A fluorescent photoaffinity probe for formyl peptide receptor 1 labelling in living cells

About this article

The paper explores developing a chemical tool to label formyl peptide receptor 1 (FPR1) in cells. FPR1 is a sensor in the human innate immune system, which is our body’s ancient first-line response system to detect pathogens. FPR1 is found in our immune cells; it helps these cells move towards sites of infection by sensing peptides released from bacteria.

However, the role of FPR1 is not so simple. FPR1 has been reported in other cells, such as those lining our mucous membranes (gut, lungs etc.), where it presumably comes into contact with many of our friendly bacteria without causing widespread immune activation. This family of proteins (FPRs1-3) can recognise very different molecules, and how this occurs is only beginning to be explored. FPRs can also cause and suppress inflammation and have been linked to numerous diseases (cancer, autoimmune disease). However, it’s unclear how this occurs and how we might modulate it to treat diseases.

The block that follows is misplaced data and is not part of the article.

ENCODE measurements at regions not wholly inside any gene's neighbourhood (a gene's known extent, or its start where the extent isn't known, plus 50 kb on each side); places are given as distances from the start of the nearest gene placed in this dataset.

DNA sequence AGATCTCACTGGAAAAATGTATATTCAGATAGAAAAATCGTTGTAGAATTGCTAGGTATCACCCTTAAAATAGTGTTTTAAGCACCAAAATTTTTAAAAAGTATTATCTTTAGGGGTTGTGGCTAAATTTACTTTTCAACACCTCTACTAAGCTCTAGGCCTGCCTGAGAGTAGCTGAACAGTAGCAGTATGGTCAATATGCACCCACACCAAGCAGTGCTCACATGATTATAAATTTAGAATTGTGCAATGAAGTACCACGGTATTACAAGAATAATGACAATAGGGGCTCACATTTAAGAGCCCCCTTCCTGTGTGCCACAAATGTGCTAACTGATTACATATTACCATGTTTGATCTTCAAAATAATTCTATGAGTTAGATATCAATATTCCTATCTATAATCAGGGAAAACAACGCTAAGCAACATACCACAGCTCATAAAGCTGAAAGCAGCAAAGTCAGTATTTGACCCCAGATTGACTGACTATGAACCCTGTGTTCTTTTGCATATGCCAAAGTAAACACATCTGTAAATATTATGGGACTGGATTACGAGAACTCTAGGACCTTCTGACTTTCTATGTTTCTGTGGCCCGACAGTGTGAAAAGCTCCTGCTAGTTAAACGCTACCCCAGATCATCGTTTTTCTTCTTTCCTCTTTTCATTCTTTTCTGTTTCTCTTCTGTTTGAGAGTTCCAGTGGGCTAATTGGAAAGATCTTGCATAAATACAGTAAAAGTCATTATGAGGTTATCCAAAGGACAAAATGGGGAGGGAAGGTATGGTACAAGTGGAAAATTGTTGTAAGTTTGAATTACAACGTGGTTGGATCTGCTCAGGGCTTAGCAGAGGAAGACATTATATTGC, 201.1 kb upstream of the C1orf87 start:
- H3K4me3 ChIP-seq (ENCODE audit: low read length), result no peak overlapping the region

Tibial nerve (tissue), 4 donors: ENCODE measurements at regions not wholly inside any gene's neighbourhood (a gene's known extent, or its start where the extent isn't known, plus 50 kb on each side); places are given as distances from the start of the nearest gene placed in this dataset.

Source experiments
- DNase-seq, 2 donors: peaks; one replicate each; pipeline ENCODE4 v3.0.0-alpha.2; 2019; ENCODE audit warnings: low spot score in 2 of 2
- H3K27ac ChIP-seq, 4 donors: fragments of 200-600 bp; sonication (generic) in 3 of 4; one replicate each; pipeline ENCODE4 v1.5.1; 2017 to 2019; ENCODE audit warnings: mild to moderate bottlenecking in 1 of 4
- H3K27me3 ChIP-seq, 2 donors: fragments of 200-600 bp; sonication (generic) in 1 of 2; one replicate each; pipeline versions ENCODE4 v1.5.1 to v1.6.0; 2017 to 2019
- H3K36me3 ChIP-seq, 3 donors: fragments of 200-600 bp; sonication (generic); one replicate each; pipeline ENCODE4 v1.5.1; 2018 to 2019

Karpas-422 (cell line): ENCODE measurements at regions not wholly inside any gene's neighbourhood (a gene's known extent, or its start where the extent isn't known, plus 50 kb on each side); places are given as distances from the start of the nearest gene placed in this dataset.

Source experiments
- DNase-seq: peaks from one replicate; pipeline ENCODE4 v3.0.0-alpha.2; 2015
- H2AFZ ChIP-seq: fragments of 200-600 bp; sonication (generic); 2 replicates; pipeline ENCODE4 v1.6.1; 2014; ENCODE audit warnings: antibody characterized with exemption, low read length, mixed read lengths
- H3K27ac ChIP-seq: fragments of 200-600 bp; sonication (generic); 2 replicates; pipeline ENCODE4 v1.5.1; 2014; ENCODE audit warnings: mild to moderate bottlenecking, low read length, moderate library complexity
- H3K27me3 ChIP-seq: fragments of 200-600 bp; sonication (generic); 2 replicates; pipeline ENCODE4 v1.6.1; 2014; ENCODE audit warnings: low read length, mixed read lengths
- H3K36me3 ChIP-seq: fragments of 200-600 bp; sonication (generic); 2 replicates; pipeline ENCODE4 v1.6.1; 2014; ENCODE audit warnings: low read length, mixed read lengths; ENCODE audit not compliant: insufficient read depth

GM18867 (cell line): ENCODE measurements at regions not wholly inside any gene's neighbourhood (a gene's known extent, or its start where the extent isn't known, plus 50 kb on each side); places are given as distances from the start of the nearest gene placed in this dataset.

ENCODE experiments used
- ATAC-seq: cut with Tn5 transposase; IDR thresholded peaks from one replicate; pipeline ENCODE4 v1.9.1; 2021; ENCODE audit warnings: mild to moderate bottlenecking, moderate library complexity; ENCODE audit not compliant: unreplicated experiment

In this paper, we designed a tool to label or tag FPR1 with a dye so we can see this sensor on the surface of cells. Our tool also allows us to detect inhibitors that bind FPR1. A key feature of it, is that it permanently labels FPR1. We expect it will be useful to understand the fundamentals of FPR1 biology and explore how we can treat diseases through molecules that activate or repress this protein.

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Royal Society of Chemistry